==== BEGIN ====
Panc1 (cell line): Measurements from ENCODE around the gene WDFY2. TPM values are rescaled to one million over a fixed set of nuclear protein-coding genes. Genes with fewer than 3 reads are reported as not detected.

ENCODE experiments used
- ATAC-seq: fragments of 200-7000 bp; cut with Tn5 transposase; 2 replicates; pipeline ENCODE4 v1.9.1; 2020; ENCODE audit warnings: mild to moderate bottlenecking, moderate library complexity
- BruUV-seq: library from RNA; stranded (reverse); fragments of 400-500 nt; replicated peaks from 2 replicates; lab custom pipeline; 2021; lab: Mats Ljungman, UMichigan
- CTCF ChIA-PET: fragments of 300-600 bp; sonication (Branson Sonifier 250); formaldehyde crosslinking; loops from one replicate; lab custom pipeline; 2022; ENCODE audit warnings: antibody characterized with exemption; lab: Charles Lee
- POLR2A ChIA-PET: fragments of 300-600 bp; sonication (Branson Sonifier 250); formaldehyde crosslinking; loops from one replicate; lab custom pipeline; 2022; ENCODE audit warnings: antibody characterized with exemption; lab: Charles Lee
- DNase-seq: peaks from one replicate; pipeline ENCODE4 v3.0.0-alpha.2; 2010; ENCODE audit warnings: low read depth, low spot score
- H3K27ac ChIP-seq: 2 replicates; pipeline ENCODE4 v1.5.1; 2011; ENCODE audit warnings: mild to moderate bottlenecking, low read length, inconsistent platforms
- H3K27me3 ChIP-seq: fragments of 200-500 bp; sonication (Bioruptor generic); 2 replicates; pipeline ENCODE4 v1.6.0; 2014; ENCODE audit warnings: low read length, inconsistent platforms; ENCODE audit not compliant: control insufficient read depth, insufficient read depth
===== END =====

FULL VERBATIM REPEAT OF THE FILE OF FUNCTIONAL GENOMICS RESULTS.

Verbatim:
Panc1 (cell line): Measurements from ENCODE around the gene WDFY2. TPM values are rescaled to one million over a fixed set of nuclear protein-coding genes. Genes with fewer than 3 reads are reported as not detected.

ENCODE experiments used
- ATAC-seq: fragments of 200-7000 bp; cut with Tn5 transposase; 2 replicates; pipeline ENCODE4 v1.9.1; 2020; ENCODE audit warnings: mild to moderate bottlenecking, moderate library complexity
- BruUV-seq: library from RNA; stranded (reverse); fragments of 400-500 nt; replicated peaks from 2 replicates; lab custom pipeline; 2021; lab: Mats Ljungman, UMichigan
- CTCF ChIA-PET: fragments of 300-600 bp; sonication (Branson Sonifier 250); formaldehyde crosslinking; loops from one replicate; lab custom pipeline; 2022; ENCODE audit warnings: antibody characterized with exemption; lab: Charles Lee
- POLR2A ChIA-PET: fragments of 300-600 bp; sonication (Branson Sonifier 250); formaldehyde crosslinking; loops from one replicate; lab custom pipeline; 2022; ENCODE audit warnings: antibody characterized with exemption; lab: Charles Lee
- DNase-seq: peaks from one replicate; pipeline ENCODE4 v3.0.0-alpha.2; 2010; ENCODE audit warnings: low read depth, low spot score
- H3K27ac ChIP-seq: 2 replicates; pipeline ENCODE4 v1.5.1; 2011; ENCODE audit warnings: mild to moderate bottlenecking, low read length, inconsistent platforms
- H3K27me3 ChIP-seq: fragments of 200-500 bp; sonication (Bioruptor generic); 2 replicates; pipeline ENCODE4 v1.6.0; 2014; ENCODE audit warnings: low read length, inconsistent platforms; ENCODE audit not compliant: control insufficient read depth, insufficient read depth